Fear often holds us back in various aspects of life, from our professions and all the way to our family, romantic and friendship relationships. Yet, as the saying goes, “fortune favors the bold.”
I’ve always had a fear of heights, and it took me years to accept and face this fear.
Just three days ago, I encountered it once more. My family invited me to join them at Seattle’s Space Needle. Inspired by my daughter, who also struggles with acrophobia, I braved my fear. As my 8-year-old son suggested, I just had to refraine from looking down.
We humans are born with only two inherent fears: the fear of loud noises and the fear of falling. These instinctive fears trigger a natural reaction, often manifested in crying in babies when they hear unexpected, loud sounds.
As we grow, however, we start developing irrational fears, or phobias, targeted towards specific objects, situations, or activities. Be it arachnophobia (fear of spiders), acrophobia (fear of heights), ophidiophobia (fear of snakes), or glossophobia (fear of public speaking), these irrational fears can impede our personal and professional development.
Dr. Albert Ellis, the progenitor of Rational Emotive Behavioural Therapy (REBT), expanded upon these emotional fear responses by identifying 12 irrational beliefs in the early 1950s.
Interestingly, despite these inborn fears, babies exhibit remarkable bravery. They explore their new, noisy world and learn to walk and talk within their first three years. This thought sparked a self-reflection: What daunting new skill have I learned in the past three years? Sure, I started piano lessons, but the stern teacher was quite intimidating. It seems children truly outshine us in courage.
As we grow older, we cultivate three fundamental fears: Fear of Death, Fear of Abandonment, and Fear of Failure. While fear of death can be valid when facing immediate danger, it’s primarily the fear of abandonment and failure that immobilizes us. These fears create a paralysis analysis, where we overthink our decisions instead of taking action.
During our 20s and 30s, driven by peer pressure and youthful adrenaline, we tend to take more risks. However, as we reach our 40s and 50s, the fear factor intensifies, largely because we have more at stake. Familial obligations and professional commitments can make us risk-averse, hindering our growth and evolution.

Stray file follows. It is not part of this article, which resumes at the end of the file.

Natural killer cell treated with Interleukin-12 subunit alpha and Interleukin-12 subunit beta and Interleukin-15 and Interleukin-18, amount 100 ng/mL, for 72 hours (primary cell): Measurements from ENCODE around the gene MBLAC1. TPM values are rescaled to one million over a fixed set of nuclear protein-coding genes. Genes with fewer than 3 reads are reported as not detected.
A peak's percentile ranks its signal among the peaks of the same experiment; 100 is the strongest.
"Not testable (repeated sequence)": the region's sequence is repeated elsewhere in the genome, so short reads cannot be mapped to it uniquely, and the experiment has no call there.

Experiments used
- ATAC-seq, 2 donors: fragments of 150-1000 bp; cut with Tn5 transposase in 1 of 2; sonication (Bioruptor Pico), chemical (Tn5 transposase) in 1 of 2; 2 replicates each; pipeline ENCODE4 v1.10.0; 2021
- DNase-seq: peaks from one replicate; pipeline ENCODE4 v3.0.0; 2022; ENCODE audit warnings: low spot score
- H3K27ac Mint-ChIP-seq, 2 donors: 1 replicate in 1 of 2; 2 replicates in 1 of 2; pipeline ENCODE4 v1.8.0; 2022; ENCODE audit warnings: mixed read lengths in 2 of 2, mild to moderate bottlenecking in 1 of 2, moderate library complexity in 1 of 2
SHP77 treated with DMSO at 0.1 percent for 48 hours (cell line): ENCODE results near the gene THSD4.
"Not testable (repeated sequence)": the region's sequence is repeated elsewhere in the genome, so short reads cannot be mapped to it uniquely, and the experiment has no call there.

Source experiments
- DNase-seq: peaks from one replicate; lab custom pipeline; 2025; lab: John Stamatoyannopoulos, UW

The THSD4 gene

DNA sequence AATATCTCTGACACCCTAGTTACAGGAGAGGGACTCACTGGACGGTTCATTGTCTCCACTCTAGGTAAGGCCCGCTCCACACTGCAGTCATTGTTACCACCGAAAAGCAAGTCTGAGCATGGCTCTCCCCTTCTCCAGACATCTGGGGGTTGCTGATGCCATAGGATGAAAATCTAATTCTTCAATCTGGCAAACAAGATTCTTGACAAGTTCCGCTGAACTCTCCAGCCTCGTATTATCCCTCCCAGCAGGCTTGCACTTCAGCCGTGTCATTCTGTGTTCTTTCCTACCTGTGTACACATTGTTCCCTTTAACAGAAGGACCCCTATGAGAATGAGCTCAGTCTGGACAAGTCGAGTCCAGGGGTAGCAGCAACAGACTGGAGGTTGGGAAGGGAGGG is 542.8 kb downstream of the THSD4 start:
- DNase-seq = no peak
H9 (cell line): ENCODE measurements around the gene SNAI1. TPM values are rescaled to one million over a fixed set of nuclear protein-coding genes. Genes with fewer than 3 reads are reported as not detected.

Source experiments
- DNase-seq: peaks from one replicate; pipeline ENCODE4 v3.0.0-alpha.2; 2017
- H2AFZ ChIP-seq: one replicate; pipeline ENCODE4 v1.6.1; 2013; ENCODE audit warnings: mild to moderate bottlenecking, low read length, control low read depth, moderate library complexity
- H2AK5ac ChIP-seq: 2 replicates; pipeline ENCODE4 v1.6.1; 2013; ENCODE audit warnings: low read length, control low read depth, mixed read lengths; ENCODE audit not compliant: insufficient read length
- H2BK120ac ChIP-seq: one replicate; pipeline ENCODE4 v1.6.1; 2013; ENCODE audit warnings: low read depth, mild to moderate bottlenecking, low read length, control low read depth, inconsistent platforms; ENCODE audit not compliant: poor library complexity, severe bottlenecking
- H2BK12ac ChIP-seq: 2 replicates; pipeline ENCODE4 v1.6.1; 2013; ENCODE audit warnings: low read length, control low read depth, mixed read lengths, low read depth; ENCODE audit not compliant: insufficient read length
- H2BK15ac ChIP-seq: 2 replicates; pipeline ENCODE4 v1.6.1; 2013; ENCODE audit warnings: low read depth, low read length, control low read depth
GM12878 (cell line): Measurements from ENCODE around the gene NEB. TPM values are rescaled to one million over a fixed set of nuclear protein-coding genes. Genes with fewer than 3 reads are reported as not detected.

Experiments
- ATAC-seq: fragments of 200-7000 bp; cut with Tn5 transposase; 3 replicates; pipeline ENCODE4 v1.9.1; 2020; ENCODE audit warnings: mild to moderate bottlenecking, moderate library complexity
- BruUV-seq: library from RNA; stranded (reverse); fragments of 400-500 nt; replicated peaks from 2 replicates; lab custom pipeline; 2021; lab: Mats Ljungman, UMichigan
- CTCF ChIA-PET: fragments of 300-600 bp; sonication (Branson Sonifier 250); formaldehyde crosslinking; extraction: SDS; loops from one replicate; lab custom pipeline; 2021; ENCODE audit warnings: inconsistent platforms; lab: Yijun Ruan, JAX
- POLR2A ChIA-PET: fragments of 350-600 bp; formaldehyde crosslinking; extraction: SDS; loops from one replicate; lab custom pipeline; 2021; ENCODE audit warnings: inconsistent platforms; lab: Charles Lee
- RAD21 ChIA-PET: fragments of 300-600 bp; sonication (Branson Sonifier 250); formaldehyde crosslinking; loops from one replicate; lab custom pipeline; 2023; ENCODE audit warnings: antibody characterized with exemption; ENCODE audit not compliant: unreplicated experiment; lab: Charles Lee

In our ever-volatile, uncertain, ambiguous, and rapidly changing world, resilience is critical. And we build this resilience by confronting our fears head-on, not evading them. As my fencing instructor in London once advised, “There is no defense without attack.”
So, how can we maintain resilience and a ‘fighting spirit’ until retirement, despite worries about our family?
The answer lies in reframing our mindset and altering limiting beliefs regarding familial vulnerabilities.
Consider your family as your ‘sword’ of protection when things get tough, rather than a hindrance. Difficult times often bring families closer together, promoting honesty and building resilience. Similarly, obstacles and limitations in a team can stimulate innovation and resourcefulness, provided the leaders acknowledge the challenges and trust the team’s capabilities.
Contrary to popular belief, healthy families and successful teams are not always cozy and warm. Instead, they offer support when confronting our deepest fears, encouraging us to step out of our comfort zone and fostering personal growth.
In my coaching practice, I’ve noticed that breakthroughs often occur when a coachee is ready to explore areas in their life and career that they’ve previously avoided due to fear. Acknowledging and naming these fears help make them manageable.
Ask yourself, are there areas in your life that you’re hesitant to explore due to fear of the unknown?
If you aim to lead a fulfilling life without regrets, consider the following tips:
- Intercept your fear instead of facing it head-on.
- Tame your fear using compassion and humor.
- Cultivate confidence by assisting others with their fears.
- Surround yourself with people who care about you but aren’t overly protective.
- Incubate your ideas and share them with people you trust.
The path to a life of fulfilment often lies on the other side of fear. So, dare to be bold, for fortune indeed favors the bold.
‘Dare to dream and make it happen.’ – Steliana van de Rijt-Economu
Steliana Economu is the author of Mothers as Leaders and a leadership coach specialised in emotional and positive intelligence. If you liked this article and want to enjoy more of this type of resources do follow us on mothersasleaders.com